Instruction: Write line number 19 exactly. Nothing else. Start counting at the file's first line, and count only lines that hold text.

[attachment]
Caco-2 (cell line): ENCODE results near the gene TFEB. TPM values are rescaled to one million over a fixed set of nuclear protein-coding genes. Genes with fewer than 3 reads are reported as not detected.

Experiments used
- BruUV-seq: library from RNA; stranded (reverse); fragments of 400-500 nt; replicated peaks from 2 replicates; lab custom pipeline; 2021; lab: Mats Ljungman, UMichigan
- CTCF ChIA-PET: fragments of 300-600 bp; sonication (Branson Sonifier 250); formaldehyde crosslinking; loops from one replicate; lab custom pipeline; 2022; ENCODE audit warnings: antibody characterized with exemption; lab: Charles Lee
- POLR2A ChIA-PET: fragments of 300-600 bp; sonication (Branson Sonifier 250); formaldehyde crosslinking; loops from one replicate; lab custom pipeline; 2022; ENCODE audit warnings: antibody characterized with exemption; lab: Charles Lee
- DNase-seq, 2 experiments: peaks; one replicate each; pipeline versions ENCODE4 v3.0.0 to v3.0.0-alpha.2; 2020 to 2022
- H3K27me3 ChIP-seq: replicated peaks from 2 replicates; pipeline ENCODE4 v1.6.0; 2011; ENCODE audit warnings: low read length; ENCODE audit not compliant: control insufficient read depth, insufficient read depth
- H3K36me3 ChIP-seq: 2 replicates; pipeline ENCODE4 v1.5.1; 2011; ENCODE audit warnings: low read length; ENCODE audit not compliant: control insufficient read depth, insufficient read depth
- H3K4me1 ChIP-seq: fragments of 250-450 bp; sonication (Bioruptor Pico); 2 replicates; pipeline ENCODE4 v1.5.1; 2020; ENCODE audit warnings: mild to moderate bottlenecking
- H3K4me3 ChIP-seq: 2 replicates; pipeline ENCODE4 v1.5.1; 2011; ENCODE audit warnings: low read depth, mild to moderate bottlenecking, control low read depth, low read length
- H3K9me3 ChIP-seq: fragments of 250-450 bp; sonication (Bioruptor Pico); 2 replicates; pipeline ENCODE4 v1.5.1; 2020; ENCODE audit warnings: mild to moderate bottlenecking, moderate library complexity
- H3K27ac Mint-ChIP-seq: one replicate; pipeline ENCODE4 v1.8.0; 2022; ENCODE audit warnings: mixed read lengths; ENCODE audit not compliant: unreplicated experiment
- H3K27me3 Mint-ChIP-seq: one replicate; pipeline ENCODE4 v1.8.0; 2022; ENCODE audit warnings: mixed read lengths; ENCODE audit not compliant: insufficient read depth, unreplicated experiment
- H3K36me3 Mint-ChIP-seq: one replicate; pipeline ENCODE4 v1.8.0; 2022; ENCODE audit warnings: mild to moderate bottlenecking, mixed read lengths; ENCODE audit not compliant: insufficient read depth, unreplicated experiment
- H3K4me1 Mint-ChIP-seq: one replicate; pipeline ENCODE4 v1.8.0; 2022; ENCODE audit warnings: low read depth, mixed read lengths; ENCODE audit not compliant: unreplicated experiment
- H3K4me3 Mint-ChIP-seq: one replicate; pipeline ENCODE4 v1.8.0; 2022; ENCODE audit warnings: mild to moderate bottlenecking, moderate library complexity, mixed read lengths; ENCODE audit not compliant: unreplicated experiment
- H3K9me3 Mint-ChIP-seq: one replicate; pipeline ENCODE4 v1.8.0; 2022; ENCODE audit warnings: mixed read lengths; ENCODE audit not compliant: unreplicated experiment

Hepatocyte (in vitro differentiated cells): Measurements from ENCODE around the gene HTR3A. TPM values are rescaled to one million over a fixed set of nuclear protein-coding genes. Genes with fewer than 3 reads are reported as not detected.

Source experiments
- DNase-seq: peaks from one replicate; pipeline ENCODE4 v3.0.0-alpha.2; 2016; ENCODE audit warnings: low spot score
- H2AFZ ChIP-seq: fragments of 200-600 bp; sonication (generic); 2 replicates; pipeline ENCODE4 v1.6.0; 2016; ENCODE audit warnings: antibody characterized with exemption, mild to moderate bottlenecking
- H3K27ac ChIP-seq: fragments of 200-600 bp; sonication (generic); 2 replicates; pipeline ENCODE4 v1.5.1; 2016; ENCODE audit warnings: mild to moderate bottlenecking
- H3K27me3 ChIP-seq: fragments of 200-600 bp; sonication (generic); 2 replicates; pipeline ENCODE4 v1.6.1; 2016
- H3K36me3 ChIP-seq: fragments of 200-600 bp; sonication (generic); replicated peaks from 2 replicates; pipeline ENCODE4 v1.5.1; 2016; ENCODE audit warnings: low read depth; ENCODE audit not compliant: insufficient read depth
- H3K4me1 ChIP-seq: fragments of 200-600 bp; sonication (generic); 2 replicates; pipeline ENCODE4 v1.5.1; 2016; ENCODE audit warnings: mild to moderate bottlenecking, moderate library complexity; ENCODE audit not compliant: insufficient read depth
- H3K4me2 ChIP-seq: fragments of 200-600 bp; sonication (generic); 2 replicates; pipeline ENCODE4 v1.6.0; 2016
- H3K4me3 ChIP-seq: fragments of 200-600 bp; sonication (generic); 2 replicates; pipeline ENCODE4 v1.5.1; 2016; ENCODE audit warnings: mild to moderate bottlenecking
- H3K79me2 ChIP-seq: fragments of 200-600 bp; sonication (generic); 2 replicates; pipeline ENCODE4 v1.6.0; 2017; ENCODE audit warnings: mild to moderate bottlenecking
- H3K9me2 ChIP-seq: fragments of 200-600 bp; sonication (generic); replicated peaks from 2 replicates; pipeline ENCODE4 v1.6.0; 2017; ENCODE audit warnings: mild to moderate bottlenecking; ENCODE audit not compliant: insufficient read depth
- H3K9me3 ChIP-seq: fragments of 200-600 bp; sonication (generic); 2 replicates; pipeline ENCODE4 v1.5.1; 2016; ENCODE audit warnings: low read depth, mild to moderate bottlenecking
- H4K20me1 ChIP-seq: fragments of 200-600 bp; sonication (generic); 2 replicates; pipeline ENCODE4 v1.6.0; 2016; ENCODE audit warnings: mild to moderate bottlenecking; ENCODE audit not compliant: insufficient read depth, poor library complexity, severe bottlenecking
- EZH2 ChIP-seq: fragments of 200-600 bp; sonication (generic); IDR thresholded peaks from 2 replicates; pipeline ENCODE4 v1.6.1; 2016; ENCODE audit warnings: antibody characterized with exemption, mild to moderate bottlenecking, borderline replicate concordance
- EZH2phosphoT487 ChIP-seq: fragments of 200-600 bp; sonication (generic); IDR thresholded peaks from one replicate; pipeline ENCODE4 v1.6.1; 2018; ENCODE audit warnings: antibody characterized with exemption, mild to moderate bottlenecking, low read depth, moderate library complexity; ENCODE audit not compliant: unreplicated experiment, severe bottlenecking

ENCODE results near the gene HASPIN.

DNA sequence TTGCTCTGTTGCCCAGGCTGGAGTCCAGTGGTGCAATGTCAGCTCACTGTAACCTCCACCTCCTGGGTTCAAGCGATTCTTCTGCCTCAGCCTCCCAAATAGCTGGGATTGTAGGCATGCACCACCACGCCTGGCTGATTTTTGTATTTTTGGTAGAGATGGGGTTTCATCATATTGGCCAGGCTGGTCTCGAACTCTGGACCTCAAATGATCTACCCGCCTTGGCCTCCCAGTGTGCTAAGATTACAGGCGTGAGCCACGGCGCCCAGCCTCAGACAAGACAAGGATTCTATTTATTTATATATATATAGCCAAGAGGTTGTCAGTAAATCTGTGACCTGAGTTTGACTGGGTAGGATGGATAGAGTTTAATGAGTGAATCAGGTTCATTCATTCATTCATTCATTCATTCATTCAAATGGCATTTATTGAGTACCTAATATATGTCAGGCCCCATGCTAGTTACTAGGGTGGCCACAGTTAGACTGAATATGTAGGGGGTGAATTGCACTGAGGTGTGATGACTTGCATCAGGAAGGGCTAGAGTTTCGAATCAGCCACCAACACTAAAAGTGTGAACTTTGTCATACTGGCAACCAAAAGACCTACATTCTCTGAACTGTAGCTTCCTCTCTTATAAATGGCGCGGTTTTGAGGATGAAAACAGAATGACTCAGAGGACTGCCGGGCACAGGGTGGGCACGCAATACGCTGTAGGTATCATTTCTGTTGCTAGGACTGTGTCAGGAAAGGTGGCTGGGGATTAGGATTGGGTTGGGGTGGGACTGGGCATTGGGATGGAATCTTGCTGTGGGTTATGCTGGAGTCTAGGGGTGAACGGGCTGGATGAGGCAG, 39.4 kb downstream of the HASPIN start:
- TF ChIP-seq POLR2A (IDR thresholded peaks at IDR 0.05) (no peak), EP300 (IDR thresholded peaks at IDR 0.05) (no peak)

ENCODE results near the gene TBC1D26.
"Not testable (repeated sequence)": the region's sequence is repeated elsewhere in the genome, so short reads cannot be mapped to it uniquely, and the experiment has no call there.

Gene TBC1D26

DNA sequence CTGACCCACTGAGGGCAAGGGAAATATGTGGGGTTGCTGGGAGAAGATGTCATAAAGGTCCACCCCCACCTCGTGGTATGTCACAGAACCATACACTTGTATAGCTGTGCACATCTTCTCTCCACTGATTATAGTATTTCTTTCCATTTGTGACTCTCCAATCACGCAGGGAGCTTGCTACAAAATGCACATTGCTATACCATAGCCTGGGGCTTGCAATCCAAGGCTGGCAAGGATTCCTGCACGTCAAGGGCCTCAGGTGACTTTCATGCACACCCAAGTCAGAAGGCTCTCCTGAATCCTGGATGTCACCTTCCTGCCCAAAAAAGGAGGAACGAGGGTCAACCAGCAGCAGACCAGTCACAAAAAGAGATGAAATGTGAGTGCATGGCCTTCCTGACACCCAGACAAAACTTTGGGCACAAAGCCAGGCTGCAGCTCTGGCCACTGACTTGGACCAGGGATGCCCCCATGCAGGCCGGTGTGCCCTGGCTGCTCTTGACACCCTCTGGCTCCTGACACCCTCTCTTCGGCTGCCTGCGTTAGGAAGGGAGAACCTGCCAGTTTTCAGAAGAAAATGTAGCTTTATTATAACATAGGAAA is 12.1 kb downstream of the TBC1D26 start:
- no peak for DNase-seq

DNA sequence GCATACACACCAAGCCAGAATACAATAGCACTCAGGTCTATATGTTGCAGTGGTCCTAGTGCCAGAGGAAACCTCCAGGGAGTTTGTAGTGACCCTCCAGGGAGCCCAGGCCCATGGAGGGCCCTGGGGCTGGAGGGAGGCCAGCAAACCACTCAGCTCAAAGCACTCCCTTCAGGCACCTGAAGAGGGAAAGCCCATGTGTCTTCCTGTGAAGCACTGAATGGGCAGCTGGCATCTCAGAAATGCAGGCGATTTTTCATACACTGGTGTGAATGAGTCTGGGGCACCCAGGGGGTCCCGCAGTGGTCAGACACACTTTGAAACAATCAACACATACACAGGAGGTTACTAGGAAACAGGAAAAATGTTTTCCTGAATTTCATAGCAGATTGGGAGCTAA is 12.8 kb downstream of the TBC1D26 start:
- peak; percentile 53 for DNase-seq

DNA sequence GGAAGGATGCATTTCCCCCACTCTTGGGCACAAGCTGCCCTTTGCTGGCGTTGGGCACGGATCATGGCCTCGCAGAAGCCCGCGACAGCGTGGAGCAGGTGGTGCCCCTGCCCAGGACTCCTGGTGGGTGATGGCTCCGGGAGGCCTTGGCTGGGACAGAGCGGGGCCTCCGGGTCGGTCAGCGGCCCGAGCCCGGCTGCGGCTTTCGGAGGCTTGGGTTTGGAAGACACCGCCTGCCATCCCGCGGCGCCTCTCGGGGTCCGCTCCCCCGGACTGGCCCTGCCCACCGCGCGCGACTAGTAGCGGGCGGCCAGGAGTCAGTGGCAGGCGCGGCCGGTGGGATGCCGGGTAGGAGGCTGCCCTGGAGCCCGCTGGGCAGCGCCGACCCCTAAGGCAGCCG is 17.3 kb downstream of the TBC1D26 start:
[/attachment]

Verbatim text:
Source experiments